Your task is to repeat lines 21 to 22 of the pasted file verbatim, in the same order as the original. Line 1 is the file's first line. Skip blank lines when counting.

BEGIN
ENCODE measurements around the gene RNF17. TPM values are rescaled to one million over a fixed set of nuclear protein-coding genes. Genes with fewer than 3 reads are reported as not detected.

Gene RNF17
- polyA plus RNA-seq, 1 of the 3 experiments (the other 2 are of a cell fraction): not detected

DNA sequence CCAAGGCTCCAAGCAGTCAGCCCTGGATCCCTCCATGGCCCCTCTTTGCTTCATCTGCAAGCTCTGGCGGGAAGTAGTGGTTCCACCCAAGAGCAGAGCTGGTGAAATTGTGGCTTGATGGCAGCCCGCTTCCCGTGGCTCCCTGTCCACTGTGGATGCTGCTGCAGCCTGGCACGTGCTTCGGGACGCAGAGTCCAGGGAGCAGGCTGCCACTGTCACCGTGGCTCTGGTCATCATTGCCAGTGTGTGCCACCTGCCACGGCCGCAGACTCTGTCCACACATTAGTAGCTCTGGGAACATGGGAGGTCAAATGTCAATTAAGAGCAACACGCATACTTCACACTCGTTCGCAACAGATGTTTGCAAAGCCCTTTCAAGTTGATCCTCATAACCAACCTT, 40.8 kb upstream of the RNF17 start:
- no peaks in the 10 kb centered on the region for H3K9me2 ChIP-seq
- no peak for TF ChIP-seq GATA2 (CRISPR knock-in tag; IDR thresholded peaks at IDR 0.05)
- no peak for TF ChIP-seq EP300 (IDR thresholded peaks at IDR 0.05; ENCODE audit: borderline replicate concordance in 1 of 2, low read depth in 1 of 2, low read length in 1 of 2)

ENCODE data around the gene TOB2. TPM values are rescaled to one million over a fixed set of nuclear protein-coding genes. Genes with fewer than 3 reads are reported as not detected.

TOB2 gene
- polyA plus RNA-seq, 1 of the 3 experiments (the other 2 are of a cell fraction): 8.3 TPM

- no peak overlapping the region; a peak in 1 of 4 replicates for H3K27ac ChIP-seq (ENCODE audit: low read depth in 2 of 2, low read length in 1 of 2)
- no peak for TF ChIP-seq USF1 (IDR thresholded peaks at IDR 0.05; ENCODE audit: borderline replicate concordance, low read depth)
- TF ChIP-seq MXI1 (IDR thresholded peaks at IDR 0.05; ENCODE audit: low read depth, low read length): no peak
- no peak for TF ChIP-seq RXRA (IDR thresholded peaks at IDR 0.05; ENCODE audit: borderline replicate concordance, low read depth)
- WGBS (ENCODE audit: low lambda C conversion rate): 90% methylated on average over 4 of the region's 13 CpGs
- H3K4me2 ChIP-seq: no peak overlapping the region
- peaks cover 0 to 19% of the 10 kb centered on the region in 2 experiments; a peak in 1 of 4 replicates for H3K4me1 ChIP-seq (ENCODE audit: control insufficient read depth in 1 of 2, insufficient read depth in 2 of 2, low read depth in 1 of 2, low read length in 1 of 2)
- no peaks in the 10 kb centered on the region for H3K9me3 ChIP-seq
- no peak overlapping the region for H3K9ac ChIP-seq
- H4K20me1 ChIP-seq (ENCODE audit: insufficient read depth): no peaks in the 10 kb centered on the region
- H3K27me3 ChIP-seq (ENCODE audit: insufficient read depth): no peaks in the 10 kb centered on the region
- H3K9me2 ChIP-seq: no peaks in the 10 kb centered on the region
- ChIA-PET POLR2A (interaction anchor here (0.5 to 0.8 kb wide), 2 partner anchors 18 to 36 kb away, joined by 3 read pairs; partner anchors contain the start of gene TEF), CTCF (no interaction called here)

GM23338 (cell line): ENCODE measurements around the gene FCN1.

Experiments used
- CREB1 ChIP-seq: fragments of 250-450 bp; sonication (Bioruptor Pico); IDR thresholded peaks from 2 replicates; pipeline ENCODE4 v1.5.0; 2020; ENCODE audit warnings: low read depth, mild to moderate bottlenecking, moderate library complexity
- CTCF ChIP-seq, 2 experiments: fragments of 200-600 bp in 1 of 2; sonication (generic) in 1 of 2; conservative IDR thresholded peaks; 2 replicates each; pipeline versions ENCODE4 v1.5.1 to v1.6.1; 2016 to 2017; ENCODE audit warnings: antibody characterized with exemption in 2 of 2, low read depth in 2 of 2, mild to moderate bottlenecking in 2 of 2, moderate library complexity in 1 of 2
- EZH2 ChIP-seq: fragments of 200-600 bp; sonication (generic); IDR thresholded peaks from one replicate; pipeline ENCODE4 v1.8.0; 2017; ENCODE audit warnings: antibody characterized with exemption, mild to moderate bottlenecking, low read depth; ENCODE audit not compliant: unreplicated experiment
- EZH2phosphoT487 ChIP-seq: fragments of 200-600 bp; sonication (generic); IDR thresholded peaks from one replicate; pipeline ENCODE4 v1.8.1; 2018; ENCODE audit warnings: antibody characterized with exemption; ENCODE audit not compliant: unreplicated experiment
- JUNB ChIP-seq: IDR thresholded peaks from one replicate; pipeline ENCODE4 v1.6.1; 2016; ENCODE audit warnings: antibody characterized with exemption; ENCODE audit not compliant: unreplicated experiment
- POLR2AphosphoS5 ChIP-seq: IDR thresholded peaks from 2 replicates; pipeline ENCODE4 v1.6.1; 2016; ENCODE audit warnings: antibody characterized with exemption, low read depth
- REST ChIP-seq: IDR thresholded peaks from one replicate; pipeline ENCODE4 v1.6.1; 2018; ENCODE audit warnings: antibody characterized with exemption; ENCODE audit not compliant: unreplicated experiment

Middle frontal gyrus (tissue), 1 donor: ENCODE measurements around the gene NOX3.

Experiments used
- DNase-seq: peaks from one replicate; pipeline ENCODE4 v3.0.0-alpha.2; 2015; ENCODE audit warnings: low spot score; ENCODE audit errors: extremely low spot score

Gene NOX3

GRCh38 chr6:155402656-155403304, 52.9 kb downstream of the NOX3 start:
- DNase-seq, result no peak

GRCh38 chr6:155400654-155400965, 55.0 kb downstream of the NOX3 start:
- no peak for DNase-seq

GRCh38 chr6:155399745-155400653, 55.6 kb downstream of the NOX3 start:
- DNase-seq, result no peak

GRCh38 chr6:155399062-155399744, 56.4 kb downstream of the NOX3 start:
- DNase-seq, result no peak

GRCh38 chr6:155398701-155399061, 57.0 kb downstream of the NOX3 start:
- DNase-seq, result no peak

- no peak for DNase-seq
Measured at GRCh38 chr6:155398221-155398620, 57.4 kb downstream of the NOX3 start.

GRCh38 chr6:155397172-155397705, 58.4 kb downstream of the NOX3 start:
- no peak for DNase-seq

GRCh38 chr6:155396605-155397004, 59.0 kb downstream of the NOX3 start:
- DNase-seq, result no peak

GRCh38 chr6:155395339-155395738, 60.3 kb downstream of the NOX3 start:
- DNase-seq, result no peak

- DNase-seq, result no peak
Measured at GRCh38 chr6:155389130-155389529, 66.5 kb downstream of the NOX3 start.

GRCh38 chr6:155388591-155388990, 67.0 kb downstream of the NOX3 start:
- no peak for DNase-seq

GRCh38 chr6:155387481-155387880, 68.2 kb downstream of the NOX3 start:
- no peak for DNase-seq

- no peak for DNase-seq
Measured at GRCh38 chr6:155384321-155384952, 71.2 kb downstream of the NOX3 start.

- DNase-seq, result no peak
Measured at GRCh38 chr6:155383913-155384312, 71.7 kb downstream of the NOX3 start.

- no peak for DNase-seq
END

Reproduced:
- H3K27me3 ChIP-seq (ENCODE audit: insufficient read depth): no peaks in the 10 kb centered on the region
- H3K9me2 ChIP-seq: no peaks in the 10 kb centered on the region